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Obsessed with ghosts

Where to take little ghouls to lift their spirits.

Art: James Kochalka
Johnny Boo and Harold is one of the free releases for Halloween, available at local comics shops.

Where to learn Our city’s turbulent history makes it a ghoul’s paradise. Chicago Hauntings tours take you to spooked locales, including the site of the Fort Dearborn Massacre and the Eastland River disaster. Recommended for ghost lovers ages eight and up, these two-and-a-half-hour tours are offered nightly all year ’round. 610 N Clark St (888-446-7891; adults $28, seniors $25, children 8–12, $20).

The Chicago History Museum, which sits on land that was once a cemetery, is delving into our haunted past with a packed schedule of Halloween events. “Mysterious Museum and Garden of the Dead” takes brave souls on a curator-led flashlight tour of the museum’s creepier corners and moves outdoors into Lincoln Park, another former graveyard. (Oct 12, 6:30–8pm; $25, reservation required). 1601 N Clark St (312-642-4600).

Where to shop A year-round Halloween hot spot, Horrorbles is the ultimate store to find horror and science fiction memorabilia, films and spooky knick-knacks—including documentaries about ghosts and vintage posters featuring ghost art. 6729 W Roosevelt Rd, Berwyn (708-484-7370).

Aw Yeah Comics is one of several area comic-book stores giving out free comics to trick-or-treaters until 5pm on Halloween as part of a nationwide Halloween ComicFest event. Two ghost-themed titles included in the giveaway are Johnny Boo and Harold: Tricky Treaters for little ones and Ghostbusters for older kids. 4933 Oakton St, Skokie (847-423-2916).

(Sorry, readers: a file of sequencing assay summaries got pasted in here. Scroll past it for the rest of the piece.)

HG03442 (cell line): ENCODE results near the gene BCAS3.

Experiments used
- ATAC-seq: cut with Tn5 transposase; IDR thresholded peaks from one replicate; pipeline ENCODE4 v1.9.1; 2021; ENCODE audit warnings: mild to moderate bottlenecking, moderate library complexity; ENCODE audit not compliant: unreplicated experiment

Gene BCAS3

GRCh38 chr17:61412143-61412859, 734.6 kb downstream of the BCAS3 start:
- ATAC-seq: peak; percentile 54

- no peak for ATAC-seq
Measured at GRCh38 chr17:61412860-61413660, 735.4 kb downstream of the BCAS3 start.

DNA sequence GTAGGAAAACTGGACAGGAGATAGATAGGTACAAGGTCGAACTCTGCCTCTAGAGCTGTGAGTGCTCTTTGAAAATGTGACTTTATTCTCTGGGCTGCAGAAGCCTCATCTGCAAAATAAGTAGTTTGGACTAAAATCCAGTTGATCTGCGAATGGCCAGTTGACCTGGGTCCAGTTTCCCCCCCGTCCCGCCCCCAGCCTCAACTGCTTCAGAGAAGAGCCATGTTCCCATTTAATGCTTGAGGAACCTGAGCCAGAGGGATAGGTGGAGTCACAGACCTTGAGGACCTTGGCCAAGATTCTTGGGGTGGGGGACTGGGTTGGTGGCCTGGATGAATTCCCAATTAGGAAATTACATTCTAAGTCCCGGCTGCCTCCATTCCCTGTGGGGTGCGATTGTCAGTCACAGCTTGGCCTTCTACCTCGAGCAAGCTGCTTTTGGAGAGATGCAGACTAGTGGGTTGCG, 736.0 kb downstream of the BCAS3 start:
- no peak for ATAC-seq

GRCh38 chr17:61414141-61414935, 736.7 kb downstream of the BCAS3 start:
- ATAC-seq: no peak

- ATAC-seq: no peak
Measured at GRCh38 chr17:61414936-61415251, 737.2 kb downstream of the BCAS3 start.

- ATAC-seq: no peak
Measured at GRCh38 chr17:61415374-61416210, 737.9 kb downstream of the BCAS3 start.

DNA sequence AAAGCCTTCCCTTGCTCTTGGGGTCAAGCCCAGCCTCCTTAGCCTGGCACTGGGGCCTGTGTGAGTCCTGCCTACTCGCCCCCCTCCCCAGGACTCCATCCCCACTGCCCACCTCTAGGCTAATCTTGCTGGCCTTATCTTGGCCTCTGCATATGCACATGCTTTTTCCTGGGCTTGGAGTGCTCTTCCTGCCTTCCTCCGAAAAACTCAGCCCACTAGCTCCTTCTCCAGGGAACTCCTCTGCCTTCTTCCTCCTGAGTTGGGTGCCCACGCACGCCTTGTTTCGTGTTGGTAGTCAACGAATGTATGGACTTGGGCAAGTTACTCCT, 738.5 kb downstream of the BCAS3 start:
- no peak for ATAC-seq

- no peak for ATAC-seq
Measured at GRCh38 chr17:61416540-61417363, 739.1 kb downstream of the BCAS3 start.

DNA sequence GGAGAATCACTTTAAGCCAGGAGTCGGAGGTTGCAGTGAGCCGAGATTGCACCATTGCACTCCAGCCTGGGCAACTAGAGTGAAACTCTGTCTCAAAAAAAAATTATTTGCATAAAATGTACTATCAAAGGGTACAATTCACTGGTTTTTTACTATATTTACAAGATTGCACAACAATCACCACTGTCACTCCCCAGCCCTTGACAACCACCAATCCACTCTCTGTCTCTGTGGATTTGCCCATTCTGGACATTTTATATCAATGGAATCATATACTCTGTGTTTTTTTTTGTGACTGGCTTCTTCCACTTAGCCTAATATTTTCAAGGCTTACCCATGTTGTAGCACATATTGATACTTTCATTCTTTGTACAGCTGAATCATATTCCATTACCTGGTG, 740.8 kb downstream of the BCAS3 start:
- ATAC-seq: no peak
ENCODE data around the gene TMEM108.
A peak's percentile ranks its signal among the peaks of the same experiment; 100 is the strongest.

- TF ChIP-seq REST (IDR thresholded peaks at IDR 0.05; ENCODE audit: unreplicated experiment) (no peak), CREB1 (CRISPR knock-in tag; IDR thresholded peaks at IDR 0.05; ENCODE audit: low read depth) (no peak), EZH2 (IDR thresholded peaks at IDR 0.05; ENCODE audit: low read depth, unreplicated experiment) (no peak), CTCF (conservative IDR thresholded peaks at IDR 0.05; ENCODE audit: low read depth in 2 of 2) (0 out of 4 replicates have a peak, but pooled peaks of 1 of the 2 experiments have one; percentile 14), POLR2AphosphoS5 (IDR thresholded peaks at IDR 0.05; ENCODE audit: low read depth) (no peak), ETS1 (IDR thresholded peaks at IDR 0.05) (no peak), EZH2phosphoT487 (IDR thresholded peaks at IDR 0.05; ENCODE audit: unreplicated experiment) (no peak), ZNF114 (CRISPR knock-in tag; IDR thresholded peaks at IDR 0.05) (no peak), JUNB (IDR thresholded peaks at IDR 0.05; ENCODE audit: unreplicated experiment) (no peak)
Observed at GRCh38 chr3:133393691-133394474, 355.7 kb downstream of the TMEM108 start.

Where to eat Gorgeously frosted, the ghoulish butter cookies from Celestial Kitchens(312-320-2604) are more treat than trick for ghost lovers. Other spooky designs include Frankenstein monsters and mummies. Available at Lickity Split, 6056 N Broadway (773-274-0830), as well as other area shops. $3.75 each.

Legend has it Country House Restaurant in the West Suburbs is haunted by the ghost of a young mother who died in a car accident near the building in the late 1950s. Manager Lynn Banks says she was there when the ghost turned flashlights on and off while they sat untouched at the bar, and staff say they sometimes hear a baby crying upstairs. Diners can take home a free copy of the ghost story. 241 W 55th St, Clarendon Hills (630-325-1444, burgerone.com).

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